Inhabitants of the Panhandle, the northernmost part of the state, call it “the real Texas”. On a map, it appears as a rectangular appendix bordering Oklahoma and New Mexico. A starkly romantic agricultural landscape strewn with tumbleweeds and mesquite trees, it fulfils the fantasy of what Texas should look like. When Coronado’s expedition passed this way in the sixteenth century, the gold-seekers drove stakes into the ground across the vast and unchanging vista, despairing of otherwise finding their way home – hence the name Llano Estacado, or staked plains, which persists today (the Panhandle is the southernmost portion of the Great Plains).
Once the buffalo – and the natives – had been driven away from what was seen as uninhabitable frontier country, the Panhandle in the 1870s began to yield great natural resources. Helium, especially in Amarillo, as well as oil and agriculture, have brought wealth to the region, which is also home to large ranches.
The Panhandle holds few actual tourist attractions – its real appeal is its barren, rural beauty. But music has deep roots in the area, too. Songwriters such as Bob Wills, Buddy Holly, Roy Orbison, Waylon Jennings, Terry Allen, Joe Ely, Jimmie Dale Gilmore and Natalie Maines of the Dixie Chicks all grew up here.Read More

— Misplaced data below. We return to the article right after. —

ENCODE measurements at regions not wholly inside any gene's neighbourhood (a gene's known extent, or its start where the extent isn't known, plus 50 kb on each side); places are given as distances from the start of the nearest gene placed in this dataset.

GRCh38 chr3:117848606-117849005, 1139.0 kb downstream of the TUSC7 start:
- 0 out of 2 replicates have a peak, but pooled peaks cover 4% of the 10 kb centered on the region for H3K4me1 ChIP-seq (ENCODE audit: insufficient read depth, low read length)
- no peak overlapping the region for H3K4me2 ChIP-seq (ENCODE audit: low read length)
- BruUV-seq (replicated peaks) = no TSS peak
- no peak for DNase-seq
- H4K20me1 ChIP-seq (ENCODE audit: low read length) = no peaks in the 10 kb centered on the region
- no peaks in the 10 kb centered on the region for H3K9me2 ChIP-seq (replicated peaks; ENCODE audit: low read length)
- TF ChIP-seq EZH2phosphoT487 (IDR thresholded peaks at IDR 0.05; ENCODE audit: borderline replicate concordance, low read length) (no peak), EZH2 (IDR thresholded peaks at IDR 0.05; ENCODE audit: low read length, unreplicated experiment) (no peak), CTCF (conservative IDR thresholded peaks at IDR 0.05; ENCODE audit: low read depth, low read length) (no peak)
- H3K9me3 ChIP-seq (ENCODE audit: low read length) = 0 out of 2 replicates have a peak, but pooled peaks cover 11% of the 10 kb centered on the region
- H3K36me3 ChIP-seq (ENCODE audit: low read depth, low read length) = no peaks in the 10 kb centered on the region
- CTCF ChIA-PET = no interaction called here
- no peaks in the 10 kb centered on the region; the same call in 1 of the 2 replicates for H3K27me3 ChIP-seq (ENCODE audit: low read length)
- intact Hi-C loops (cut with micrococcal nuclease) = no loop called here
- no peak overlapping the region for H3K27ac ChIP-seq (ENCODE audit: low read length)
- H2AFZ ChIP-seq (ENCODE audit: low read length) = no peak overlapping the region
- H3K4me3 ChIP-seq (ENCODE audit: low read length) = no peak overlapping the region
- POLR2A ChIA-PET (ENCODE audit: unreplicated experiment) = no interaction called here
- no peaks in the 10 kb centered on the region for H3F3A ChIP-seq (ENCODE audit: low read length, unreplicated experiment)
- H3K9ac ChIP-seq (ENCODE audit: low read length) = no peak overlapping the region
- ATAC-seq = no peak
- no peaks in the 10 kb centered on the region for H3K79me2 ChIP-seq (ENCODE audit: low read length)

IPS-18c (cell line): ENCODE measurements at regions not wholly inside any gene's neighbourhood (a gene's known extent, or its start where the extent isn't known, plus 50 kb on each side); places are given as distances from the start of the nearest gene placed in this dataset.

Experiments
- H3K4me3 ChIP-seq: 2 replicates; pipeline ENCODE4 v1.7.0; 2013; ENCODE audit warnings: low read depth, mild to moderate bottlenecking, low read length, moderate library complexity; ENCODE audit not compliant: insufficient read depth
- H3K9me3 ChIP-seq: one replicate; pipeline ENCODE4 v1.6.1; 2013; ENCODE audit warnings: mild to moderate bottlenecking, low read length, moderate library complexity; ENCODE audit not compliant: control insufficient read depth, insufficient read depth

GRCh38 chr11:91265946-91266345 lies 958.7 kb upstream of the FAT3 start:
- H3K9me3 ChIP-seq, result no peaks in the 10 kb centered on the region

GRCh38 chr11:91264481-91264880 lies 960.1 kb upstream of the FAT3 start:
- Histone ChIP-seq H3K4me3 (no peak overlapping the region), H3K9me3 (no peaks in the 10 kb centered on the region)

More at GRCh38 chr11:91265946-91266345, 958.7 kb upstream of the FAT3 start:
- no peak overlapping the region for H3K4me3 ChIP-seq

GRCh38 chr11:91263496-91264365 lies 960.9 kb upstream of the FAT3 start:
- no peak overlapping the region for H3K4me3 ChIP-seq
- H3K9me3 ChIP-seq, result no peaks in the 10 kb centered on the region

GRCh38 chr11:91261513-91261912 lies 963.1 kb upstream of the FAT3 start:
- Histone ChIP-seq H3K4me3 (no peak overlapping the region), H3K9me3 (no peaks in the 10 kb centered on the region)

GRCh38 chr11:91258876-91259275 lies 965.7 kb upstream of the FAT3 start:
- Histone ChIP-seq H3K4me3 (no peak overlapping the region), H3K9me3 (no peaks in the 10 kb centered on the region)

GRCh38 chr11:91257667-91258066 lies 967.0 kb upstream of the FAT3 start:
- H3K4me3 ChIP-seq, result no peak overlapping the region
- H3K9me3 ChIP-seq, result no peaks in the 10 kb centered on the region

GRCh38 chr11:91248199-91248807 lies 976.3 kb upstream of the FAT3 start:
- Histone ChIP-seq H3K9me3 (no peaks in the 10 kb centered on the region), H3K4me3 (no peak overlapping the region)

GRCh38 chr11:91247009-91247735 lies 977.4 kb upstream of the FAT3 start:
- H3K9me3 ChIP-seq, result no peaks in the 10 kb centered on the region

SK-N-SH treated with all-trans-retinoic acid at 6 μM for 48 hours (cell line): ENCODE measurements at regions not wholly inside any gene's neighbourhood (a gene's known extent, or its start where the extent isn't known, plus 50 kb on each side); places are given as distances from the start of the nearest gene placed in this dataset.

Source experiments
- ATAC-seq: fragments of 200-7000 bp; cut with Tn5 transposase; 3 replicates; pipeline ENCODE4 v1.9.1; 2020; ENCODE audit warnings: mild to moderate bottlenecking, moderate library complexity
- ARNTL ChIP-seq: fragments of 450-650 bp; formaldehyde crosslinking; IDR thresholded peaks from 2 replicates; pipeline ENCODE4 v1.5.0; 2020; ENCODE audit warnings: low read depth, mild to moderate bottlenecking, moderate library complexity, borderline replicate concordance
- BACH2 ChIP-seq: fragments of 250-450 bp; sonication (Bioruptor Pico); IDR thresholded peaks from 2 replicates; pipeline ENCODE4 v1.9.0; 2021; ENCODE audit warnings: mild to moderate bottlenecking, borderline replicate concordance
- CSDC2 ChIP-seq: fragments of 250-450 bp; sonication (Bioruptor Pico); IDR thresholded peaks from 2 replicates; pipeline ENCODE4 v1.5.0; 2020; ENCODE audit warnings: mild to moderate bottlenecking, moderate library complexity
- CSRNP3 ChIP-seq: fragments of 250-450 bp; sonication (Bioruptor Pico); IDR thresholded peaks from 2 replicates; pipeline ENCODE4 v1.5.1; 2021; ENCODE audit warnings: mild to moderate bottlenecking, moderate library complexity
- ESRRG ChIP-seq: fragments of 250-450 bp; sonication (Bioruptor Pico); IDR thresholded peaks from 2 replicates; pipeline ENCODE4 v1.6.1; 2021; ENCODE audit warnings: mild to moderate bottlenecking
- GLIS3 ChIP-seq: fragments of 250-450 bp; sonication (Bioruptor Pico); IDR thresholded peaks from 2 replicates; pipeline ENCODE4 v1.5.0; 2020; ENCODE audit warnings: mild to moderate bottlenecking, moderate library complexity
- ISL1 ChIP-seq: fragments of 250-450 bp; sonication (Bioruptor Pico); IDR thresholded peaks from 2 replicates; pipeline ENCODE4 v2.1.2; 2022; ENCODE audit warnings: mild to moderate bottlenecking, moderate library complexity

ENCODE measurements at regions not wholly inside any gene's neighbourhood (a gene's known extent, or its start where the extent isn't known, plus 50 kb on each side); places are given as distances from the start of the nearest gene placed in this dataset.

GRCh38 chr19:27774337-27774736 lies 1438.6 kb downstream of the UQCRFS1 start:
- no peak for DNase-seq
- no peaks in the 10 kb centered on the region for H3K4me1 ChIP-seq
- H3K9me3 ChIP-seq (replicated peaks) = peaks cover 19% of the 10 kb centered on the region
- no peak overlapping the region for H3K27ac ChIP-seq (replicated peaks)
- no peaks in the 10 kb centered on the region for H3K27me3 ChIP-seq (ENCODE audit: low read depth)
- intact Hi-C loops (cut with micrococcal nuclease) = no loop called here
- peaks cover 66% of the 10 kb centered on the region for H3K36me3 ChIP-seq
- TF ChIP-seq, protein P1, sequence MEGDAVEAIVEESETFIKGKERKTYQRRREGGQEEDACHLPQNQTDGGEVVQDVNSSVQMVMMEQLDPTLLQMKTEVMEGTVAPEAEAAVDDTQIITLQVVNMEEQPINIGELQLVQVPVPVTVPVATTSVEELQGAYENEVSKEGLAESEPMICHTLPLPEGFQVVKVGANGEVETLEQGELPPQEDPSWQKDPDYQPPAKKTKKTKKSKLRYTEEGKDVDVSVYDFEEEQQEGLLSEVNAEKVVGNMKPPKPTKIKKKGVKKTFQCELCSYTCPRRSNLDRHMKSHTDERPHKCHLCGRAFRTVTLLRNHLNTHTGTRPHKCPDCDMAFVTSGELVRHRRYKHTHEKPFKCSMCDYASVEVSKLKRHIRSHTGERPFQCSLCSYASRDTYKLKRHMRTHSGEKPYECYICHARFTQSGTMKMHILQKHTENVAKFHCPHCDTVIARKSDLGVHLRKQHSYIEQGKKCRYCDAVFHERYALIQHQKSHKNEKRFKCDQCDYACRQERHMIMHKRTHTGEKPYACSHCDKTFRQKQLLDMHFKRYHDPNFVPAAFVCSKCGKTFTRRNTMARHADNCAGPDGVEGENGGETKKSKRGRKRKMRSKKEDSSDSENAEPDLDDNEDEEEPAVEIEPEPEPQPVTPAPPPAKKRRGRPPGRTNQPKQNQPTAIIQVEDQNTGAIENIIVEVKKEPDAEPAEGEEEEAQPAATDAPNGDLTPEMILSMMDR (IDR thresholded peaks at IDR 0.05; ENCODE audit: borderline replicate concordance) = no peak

Lubbock’s claim to world fame is as the birthplace of Buddy Holly. Inspired by the blues and country music of his childhood – and a seminal encounter with the young Elvis Presley, gigging in Lubbock at the Cotton Club – Buddy Holly was one of rock’n’roll’s first singer-songwriters. The Holly sound, characterized by steady strumming guitar, rapid drumming and his trademark hiccupping vocals, was made famous by hits such as Peggy Sue, Not Fade Away and That’ll Be the Day. Buddy was killed at 22 in the Iowa plane crash of February 3, 1959 (“The Day the Music Died”), that also claimed the Big Bopper and Ritchie Valens. Don’t leave town without visiting the Buddy Holly Center, 1801 Crickets Ave (buddyhollycenter.org), an impressive space that holds a collection of Holly memorabilia, including the black glasses he wore on the day he died.
Across the street from the center is the Buddy Holly Statue, an 8ft bronze figure that’s the focal point of the Buddy and Maria Elena Holly Plaza. Buddy’s grave is in Lubbock’s cemetery at the end of 34th Street; take the right fork inside the gate, and the grave, decorated with flowers and guitar picks, is on the left.